Love the problem, not the solution

Technology, business considerations and user needs all play a role in solution development

Weeknotes #9: July 20–24, 2020

A tweet about a Hololens Tiger Team kickoff meeting at Transport Canada, in which I can be seen in the list of participants (speaking at the moment the screen capture was taken)
  1. deliver a solution that’s substantially better than the incumbent, in order to any overcome barriers to trial and adoption (solution space)
A photo of Ash Maurya, with a quote “Life is too short to build something nobody wants”
  • seeing relevant information overlaid in the users’ environment
  • navigating content and capturing notes through a non-text-based interface (via gestures and dictation)

Don’t talk to me about ‘validation’

People who’ve worked with me in the past know that I hate the word “validate”. It’s very easy to delude yourself and find evidence that supports your position.

A Venn diagram of feasibility, viability and desirability. Next to it is a paragraph by Tim Brown about design thinking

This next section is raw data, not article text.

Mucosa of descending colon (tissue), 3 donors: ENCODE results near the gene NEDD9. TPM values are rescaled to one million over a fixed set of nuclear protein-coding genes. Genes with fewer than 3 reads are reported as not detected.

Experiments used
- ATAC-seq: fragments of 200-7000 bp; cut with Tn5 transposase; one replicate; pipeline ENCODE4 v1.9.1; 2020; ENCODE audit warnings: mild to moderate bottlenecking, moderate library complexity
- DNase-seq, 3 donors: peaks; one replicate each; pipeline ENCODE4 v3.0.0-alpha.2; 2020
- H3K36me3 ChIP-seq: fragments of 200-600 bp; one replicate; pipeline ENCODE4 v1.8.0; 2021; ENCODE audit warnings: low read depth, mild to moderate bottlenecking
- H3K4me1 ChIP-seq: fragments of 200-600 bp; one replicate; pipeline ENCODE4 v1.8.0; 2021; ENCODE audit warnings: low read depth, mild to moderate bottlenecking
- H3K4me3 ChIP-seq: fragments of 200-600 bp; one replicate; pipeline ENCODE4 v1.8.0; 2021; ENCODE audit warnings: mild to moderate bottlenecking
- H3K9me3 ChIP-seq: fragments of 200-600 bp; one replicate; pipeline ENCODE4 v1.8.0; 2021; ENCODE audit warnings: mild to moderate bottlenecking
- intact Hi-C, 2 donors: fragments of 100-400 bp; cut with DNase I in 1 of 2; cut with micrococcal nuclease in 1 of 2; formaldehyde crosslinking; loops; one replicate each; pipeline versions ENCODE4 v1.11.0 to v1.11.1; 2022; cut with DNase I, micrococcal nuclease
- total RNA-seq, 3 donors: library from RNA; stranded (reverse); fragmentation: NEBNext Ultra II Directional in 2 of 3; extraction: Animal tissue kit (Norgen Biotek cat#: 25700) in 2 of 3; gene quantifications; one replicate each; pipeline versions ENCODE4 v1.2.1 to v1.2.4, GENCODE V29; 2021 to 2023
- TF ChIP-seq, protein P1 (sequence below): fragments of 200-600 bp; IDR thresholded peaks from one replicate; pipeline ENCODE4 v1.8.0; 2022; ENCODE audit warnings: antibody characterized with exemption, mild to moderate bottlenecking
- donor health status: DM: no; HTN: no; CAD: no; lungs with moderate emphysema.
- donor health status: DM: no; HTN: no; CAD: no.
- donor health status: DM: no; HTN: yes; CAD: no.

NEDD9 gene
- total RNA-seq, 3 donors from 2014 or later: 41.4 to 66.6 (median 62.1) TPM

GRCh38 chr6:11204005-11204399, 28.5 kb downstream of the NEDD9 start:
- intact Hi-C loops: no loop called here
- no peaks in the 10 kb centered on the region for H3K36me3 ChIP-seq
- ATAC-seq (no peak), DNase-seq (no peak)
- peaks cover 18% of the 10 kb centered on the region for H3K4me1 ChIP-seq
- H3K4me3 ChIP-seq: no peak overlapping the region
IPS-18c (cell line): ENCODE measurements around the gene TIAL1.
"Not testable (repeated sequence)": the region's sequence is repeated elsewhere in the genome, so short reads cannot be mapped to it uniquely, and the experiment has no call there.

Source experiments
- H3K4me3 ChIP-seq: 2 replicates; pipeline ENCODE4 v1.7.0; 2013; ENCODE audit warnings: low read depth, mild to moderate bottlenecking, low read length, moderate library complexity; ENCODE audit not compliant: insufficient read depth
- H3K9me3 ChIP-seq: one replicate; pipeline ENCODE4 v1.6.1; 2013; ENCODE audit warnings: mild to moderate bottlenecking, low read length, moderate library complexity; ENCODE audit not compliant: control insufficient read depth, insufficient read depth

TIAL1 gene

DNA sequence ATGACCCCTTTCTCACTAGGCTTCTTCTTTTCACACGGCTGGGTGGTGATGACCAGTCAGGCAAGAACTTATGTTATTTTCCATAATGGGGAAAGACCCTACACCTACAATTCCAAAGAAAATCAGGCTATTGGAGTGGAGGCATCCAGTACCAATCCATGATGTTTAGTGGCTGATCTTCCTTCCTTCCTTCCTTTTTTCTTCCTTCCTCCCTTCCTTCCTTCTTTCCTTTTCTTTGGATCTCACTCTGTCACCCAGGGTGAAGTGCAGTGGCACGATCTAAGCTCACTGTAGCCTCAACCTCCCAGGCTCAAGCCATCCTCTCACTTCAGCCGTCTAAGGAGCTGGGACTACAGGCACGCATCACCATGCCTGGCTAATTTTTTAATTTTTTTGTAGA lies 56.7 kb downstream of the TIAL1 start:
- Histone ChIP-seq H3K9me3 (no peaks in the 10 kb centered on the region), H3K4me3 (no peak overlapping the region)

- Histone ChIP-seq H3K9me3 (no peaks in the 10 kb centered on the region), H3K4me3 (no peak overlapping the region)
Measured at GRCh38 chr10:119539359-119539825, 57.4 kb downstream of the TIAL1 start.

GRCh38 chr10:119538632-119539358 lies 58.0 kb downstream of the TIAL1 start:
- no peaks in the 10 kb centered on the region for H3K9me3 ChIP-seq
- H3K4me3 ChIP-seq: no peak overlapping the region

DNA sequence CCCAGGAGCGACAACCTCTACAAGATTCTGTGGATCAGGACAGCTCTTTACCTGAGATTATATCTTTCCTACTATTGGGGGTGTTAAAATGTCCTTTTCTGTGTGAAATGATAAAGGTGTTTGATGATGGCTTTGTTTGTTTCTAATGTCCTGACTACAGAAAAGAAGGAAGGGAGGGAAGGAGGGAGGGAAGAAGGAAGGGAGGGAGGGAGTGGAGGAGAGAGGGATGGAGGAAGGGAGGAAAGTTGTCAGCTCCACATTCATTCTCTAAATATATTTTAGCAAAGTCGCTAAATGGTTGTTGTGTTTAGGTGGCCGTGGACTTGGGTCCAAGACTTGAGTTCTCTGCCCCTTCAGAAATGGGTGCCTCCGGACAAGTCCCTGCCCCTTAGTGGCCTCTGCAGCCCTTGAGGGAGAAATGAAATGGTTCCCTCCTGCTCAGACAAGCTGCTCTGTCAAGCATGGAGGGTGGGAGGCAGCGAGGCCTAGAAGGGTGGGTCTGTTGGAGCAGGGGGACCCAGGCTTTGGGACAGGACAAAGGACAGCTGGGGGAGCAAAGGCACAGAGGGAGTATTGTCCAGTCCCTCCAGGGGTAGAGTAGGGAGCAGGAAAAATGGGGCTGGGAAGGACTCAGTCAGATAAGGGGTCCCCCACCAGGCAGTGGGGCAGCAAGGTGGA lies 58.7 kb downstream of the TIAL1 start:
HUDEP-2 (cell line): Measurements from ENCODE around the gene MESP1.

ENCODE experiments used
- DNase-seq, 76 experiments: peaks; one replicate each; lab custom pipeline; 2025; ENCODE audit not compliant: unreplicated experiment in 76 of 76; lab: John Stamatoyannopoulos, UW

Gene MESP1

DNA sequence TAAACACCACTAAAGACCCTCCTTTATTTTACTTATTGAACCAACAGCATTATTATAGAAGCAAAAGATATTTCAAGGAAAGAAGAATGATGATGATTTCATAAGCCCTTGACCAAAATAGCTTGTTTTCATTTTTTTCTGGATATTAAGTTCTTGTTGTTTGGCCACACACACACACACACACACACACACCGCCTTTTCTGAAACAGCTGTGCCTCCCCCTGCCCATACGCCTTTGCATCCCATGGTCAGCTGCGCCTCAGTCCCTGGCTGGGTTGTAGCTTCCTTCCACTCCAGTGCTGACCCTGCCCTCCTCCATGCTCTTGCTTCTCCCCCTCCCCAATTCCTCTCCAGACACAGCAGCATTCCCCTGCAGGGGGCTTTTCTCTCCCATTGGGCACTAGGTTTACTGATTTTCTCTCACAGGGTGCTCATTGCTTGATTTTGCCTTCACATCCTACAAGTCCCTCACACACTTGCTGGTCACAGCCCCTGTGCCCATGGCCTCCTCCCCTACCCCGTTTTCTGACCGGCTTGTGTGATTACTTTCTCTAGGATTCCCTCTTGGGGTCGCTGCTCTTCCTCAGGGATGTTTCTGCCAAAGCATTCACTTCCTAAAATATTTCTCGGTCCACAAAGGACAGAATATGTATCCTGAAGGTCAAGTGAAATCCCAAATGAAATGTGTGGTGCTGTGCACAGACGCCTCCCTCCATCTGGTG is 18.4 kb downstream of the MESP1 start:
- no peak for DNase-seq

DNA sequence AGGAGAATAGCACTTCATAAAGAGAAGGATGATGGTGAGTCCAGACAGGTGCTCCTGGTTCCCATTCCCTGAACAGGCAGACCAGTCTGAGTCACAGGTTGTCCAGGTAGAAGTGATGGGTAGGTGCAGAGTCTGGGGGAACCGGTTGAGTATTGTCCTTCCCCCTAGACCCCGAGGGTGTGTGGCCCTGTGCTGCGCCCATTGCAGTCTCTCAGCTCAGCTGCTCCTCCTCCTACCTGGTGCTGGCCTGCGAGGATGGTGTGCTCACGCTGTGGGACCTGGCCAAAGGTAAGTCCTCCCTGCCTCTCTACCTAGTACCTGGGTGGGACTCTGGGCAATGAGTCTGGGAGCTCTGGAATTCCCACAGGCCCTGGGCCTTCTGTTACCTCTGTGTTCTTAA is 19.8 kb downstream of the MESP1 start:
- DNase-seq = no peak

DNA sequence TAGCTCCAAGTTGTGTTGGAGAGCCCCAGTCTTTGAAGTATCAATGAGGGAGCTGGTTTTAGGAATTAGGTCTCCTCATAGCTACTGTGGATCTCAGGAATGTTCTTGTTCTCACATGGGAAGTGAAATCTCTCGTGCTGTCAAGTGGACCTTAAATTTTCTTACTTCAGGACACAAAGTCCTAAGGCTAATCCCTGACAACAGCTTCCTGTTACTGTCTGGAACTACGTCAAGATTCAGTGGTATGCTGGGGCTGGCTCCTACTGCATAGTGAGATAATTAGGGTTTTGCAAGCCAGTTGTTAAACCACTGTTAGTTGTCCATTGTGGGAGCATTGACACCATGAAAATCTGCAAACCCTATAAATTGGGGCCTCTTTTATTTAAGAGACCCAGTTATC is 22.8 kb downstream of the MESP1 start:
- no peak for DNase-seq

Starting with user needs

So, let’s say we have conducted research and learned that inspectors struggle with taking notes in the field. Being able to dictate their notes rather than stop to type them could be beneficial. That can help us feel confident about the problem, but that’s not the same as believing this is the right way to address the problem.


Of course there are business considerations!

Did you cringe above when I mentioned using my personal device? If so, you may have been thinking about the business considerations. If we’re trying to deliver a solution for our employees to perform their job, we don’t want to just let them use their personal device! We have business requirements (in this case, security is paramount!) we need to consider.

Sr UX Specialist with Canada Revenue Agency, former web dev and product person. 🔎 Lifelong learner. Unapologetic introvert. Plant-powered marathoner. Cat mom.